What is your child passionate about? Does your daughter love princesses? Pretend she is one? Does she create kingdoms, languages, currency, laws, and punishments for her dolls?
Does your son dream of space? Star Wars, the Space Shuttle, Neil Armstrong, whatever, as long as it happens in space – past, present, or future…
Trevor, while passionate about typical nine-year-old boy things like LEGO, Star Wars, and… um… LEGO Star Wars, has a budding interest in photography.
As young as five, he’d take my camera when I wasn’t looking and try to enlist a willing accomplice to help him out. If you’ve never tried letting your little ones use your camera, you should. Their perspective can be really cool. Just make a rule that the strap always needs to be around their neck and they need to use both hands. Your camera will be fine… and if it breaks, there’s a lesson in that, too. Things are replaceable (and the hard work a child will need to do to earn the money to replace a valuable he’s broken is a lifelong lesson), but self-worth is not.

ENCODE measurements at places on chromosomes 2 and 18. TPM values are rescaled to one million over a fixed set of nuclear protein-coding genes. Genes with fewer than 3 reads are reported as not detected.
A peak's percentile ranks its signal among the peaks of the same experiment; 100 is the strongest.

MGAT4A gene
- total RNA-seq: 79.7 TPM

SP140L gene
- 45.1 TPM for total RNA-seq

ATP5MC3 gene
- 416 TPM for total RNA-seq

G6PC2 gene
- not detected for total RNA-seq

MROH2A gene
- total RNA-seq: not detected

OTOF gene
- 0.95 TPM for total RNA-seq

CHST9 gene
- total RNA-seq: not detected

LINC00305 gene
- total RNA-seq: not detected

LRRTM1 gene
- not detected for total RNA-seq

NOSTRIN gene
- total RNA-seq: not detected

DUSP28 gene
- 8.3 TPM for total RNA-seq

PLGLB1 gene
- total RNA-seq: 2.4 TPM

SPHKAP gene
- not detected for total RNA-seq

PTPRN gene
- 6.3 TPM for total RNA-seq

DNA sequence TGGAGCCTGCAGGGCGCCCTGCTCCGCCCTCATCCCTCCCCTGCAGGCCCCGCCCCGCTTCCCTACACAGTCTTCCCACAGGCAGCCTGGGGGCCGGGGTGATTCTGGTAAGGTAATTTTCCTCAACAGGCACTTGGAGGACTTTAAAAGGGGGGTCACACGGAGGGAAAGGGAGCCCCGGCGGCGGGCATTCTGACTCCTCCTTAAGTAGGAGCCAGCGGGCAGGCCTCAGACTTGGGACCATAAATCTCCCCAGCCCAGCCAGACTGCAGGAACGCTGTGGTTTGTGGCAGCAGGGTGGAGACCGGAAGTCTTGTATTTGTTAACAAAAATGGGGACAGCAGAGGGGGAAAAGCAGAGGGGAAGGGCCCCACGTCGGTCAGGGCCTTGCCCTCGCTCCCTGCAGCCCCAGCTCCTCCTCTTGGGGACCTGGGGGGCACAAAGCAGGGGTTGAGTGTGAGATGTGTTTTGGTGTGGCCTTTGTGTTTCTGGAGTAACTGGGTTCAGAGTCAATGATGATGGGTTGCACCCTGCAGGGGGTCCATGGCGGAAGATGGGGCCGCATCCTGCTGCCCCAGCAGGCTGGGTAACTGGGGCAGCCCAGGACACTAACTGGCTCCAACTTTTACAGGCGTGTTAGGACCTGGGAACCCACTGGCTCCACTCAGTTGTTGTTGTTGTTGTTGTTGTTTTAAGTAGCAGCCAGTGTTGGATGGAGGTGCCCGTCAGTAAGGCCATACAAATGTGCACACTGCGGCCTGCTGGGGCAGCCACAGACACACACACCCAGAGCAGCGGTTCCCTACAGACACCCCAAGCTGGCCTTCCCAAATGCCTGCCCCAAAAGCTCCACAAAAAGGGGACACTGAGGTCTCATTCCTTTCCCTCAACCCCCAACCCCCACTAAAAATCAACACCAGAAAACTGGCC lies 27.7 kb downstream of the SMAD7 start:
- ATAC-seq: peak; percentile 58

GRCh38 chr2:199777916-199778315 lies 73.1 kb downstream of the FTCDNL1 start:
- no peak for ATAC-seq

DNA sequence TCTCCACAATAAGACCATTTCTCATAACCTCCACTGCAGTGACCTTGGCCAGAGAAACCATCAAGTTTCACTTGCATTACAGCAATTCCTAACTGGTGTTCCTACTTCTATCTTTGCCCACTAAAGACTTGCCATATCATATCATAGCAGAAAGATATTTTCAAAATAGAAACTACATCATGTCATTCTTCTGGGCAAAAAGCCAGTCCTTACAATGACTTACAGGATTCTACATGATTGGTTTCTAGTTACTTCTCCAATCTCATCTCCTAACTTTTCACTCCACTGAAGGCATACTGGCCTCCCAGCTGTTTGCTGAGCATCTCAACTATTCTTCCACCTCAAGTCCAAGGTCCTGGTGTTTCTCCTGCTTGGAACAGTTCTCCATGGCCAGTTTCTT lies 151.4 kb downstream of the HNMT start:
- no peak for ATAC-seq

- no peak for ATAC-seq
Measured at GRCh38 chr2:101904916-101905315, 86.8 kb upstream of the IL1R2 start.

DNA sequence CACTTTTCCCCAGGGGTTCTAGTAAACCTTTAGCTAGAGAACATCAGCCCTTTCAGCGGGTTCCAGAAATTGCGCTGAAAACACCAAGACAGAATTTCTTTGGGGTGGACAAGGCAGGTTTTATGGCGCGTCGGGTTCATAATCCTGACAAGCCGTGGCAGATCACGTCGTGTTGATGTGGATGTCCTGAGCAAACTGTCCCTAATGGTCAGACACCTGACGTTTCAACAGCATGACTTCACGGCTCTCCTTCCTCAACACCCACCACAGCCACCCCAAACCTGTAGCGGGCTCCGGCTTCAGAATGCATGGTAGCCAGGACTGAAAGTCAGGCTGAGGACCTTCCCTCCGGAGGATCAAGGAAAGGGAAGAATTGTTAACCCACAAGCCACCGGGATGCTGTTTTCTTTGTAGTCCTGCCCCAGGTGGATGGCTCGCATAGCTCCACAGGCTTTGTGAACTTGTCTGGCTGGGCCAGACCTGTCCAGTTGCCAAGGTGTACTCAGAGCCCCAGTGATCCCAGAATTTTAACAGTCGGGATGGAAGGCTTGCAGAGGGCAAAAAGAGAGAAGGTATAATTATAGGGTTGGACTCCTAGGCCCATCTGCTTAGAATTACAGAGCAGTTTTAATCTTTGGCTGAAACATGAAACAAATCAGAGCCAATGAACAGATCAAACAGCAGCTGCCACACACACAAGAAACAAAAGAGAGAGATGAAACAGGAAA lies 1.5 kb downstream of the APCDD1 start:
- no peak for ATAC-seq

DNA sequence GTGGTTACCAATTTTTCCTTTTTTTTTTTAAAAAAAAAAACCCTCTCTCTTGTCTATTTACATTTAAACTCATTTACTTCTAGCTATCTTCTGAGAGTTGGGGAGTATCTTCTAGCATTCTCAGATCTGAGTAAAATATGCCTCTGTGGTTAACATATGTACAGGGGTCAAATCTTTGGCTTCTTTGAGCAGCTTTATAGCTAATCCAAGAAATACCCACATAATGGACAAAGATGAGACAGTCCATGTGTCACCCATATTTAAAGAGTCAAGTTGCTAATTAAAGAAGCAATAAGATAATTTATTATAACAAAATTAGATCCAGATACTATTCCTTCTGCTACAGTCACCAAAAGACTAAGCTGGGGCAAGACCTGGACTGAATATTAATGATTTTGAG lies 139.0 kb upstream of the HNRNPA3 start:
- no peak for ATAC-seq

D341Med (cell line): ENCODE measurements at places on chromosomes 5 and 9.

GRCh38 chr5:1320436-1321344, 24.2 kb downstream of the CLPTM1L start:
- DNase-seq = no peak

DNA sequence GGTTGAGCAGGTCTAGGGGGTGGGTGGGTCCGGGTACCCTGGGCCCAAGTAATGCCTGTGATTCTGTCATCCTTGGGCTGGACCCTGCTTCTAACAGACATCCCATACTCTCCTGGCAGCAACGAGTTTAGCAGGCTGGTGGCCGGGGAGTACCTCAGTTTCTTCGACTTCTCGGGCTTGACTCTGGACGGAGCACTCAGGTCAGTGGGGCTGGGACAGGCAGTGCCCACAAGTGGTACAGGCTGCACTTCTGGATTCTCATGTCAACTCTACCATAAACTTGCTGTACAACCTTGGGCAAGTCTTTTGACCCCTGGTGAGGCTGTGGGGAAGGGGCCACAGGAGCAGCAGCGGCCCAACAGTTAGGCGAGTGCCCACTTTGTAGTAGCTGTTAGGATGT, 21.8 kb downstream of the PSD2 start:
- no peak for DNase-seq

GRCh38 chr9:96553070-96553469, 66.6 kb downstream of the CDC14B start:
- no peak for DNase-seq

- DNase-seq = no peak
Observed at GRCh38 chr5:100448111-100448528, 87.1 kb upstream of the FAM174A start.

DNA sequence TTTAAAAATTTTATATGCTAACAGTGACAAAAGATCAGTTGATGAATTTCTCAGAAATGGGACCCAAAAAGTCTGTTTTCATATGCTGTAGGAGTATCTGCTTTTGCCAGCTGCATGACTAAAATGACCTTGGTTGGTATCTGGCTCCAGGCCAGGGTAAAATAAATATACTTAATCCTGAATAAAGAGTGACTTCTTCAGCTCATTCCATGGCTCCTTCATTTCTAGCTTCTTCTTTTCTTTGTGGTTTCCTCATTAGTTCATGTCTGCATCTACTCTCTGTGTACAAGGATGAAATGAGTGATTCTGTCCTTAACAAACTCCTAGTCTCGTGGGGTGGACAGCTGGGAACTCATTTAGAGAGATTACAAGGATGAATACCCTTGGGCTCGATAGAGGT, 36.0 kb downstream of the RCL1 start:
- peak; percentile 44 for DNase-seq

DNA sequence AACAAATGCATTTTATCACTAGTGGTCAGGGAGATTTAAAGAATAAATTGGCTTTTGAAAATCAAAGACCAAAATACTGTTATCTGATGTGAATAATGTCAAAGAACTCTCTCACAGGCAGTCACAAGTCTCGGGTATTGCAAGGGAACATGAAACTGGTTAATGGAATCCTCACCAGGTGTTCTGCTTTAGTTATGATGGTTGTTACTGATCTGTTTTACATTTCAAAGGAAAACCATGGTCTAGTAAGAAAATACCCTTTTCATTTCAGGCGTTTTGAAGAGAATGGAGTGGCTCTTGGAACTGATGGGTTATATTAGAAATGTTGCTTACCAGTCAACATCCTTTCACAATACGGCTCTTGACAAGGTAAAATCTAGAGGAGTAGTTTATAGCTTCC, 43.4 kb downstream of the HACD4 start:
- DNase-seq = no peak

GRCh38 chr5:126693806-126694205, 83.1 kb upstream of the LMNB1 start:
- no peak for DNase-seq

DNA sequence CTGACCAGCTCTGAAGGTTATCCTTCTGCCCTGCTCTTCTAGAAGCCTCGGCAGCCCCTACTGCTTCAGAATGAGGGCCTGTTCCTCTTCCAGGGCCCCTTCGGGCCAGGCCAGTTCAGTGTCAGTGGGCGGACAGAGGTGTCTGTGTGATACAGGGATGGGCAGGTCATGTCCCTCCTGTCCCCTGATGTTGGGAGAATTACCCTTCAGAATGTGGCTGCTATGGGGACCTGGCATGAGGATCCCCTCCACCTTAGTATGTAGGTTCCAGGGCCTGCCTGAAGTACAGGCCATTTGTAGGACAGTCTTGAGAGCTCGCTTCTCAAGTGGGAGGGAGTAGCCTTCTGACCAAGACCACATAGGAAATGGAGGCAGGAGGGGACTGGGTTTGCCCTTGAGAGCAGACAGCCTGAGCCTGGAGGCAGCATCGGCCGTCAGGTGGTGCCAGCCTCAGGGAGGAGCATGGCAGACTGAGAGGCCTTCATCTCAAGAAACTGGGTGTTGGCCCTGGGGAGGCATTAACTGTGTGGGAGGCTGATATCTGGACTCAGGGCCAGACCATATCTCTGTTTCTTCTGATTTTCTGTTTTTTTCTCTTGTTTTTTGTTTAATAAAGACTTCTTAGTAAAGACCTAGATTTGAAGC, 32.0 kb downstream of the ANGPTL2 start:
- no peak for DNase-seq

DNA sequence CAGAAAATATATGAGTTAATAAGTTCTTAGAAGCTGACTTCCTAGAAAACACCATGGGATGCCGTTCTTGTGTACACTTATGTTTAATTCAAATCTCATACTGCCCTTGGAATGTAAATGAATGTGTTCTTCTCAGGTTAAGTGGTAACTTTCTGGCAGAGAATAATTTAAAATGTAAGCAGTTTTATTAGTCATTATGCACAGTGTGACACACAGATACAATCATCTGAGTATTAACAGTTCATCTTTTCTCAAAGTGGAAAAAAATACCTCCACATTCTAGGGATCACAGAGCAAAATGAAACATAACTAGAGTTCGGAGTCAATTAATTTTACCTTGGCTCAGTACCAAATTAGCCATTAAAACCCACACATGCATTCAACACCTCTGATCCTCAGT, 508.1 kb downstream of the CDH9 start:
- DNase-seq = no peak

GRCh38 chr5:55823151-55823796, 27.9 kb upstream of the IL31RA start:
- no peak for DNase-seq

At nine, Trevor still fancies himself a photographer, and is careful to make sure he’s taking valuable shots. He shoots, and then checks his image to determine if another needs taken:
And, because his passions are recognized, and validated, his self-esteem goes up when he has a camera in his hand. In these photos, he’s using my Canon Rebel XTi. Usually, he shoots his pictures with a Samsung we found for a song at a going-out-of-business sale a few years ago. He’s had to work his way up, too, proving that he’s careful and respects the equipment. He started with a Fisher Price digital, and now loves his Samsung (though he still borrows my Canon from time to time).
By helping your child get his hands on the tools that he needs to explore passions, you’re validating his worth as an individual. You’re telling him that, no matter how hard it is for him to sit still during a class, whether or not he understood the math concept presented today, even though he cannot wear seams near his skin, or be in rooms where there is a lot of background noise to filter out, no matter what “quirks” he has to overcome, he has value.
Sometimes, all it takes for a twice-exceptional kid to become truly exceptional is someone that believes in him.
Now… my 2E kid is experimenting with reflected light using a simple light box (table-top photo studio) so he can get “great shots without too many shadows” for the stop-action animation films he wants to create. Maybe a You Tube channel next…
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